The goal of this paper is to shed further light on the link between finiteness spaces and normalization, this time considering the non-deterministic untyped \(\lambda \)-calculus. Since we deal with \(\lambda \)-terms and not with linear logic proofs (or differential nets), we will speak about formal power series rather than matrices at the semantical level. This corresponds to move from the morphisms of a linear category to those of its coKleisli construction. Moreover, following [7], we describe the monomials of these power series as resource terms in normal form. The benefit of this setting is that the interpretation of a \(\lambda \)-term M as a power series [|M|] can be decomposed in two distinct steps: first, the term M is associated with a formal series \({M}^*\) of resource terms possibly with redexes, called the Taylor expansion of M (see Table 1a); second, one reduces each resource term t appearing in the support \(\mathcal {T}\left( M\right) \) of \({M}^*\) into a normal form \(\mathrm {NF}(t)\) and sum up all the results, that is (\({M}^*_t\) denotes the coefficient of t in \({M}^*\)):
$$\begin{aligned}{}[|M|] = \sum _{t\in \mathcal {T}\left( M\right) } {M}^*_t\cdot \mathrm {NF}(t) \end{aligned}$$
(2)
The issue about the convergence of infinite sums appears in Eq. (2) because there might be an infinite number of resource terms in \(\mathcal {T}\left( M\right) \) reducing to the same normal form and thus possibly giving infinite coefficients to the formal series [|M|]. Ehrhard and Regnier proved in [7] that this is not the case for deterministic \(\lambda \)-terms, however the situation gets worse in presence of non-deterministic primitives. If we allow sums \(M+N\) representing potential reduction to M or N, then one can construct terms evaluating to a variable y an infinite number of times, like (where \(\mathbf \Theta \) denotes Turing’s fixed-point combinator):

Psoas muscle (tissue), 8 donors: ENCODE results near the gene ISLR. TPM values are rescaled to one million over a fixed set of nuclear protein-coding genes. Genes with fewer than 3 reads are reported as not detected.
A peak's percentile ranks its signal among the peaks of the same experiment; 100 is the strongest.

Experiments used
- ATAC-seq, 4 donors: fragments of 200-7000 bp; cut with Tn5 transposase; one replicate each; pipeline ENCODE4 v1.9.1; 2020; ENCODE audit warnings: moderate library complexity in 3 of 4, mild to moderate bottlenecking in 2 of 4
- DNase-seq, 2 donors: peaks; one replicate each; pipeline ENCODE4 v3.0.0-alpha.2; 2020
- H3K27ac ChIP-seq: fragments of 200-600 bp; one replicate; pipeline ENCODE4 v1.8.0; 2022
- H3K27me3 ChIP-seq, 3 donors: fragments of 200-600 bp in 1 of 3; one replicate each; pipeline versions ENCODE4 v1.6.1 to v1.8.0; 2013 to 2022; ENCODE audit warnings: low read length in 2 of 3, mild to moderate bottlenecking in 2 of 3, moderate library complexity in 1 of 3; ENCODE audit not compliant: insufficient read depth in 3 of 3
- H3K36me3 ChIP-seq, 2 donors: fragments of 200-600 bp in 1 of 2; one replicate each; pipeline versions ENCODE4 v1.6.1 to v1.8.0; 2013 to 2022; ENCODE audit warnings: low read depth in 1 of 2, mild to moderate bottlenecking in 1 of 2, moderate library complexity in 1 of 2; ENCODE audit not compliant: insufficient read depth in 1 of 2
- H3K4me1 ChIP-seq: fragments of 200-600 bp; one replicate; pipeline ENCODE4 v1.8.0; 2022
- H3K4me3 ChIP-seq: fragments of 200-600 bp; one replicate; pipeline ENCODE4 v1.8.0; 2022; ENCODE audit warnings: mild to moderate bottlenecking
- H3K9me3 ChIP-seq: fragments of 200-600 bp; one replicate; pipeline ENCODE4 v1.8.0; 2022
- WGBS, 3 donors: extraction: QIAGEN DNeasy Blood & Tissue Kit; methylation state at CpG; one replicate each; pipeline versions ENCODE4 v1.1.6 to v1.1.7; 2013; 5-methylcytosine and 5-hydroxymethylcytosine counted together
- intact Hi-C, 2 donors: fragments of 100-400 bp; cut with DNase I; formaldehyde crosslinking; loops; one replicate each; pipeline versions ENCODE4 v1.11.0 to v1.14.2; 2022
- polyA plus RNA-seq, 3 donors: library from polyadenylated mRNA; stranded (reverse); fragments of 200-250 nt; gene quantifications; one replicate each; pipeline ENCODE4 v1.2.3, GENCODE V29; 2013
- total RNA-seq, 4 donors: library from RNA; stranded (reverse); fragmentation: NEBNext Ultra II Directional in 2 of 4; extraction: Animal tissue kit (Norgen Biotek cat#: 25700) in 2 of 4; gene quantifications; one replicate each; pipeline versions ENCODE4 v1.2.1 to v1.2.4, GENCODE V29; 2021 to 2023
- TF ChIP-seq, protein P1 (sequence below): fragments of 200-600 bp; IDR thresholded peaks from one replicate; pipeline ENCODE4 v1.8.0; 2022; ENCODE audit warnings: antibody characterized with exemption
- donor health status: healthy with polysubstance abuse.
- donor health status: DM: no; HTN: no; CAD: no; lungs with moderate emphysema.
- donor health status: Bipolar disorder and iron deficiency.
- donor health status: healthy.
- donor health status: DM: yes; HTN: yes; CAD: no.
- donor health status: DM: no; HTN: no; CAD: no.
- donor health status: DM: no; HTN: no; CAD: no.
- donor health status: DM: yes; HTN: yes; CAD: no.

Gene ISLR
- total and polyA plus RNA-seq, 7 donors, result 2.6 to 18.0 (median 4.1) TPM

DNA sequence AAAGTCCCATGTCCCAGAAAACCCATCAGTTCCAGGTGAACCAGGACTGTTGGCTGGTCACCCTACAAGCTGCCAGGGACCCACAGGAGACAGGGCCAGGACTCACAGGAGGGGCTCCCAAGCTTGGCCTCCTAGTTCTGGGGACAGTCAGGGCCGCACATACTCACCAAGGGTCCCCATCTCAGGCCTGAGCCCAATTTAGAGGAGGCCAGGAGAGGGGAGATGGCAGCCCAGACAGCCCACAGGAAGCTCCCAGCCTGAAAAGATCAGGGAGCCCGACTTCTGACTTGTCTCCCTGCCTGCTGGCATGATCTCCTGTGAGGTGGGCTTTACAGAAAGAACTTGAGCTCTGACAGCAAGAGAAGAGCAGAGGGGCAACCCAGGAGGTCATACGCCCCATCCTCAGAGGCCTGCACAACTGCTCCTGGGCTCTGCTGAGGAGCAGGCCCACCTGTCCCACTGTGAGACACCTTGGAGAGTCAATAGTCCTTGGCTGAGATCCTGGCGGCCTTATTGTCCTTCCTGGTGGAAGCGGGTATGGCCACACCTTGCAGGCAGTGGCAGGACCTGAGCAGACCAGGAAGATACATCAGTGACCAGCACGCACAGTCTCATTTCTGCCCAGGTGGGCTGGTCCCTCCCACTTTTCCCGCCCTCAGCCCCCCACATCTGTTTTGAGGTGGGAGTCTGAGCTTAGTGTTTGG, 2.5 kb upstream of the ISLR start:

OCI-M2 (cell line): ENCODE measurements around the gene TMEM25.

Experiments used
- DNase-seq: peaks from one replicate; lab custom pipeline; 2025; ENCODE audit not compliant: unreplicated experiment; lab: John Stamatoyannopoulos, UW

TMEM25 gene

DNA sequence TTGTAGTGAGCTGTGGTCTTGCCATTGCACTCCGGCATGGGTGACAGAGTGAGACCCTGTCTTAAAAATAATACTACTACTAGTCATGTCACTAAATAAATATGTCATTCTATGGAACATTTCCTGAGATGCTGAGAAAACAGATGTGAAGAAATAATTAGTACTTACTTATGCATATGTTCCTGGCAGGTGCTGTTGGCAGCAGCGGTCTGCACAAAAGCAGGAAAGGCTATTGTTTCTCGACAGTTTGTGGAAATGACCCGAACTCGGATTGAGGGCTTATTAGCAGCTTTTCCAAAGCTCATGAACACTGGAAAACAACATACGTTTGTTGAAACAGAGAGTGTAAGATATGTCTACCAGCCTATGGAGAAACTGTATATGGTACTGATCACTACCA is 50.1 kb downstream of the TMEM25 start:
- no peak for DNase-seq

$$\begin{aligned} \left( \mathbf \Theta \right) \lambda x.(x+y)\rightarrow _\beta ^*\left( \mathbf \Theta \right) \lambda x.(x+y)+y\rightarrow _\beta ^*\left( \mathbf \Theta \right) \lambda x.(x+y)+y+y\rightarrow _\beta ^*\dots \end{aligned}$$
(3)
We postpone to Examples 1 and 4 a more detailed discussion of \(\left( \mathbf \Theta \right) \lambda x.(x+y)\), however we can already guess that this interplay between infinite reductions and non-determinism may produce infinite coefficients.

One can then wonder whether there are interesting classes of terms where the coefficients of the associated power series can be kept finite. Ehrhard proved in [4] that the terms typable by a non-deterministic variant of Girard’s System \(\mathcal F\) have always finite coefficients. A by-product of our results is Corollary 39, which is a generalization of Ehrhard’s result: every strongly normalizable non-deterministic \(\lambda \)-term can be interpreted by a power series with finite coefficients.

The main focus of our paper is however in the means used for obtaining this result rather than on the result itself. The proof in [4] is based on a finiteness structure \(\mathfrak {S}\) over the set of resource terms \(\varDelta ^{}\), such that any term M typable in System \(\mathcal F\) has the support \(\mathcal {T}\left( M\right) \) of its Taylor expansion in \(\mathfrak {S}\). We show that this method can be both generalized and strengthened in order to characterize strong normalization via finiteness structures. Namely, we give sufficient conditions on a finiteness structure \(\mathfrak {S}\) over \(\varDelta ^{}\) such that for every non-deterministic \(\lambda \)-term M: (i) if M is strongly normalizable, then \(\mathcal {T}\left( M\right) \in \mathfrak {S}\) (Corollary 30); (ii) if \(\mathcal {T}\left( M\right) \in \mathfrak {S}\), then M is strongly normalizable (Theorem 36).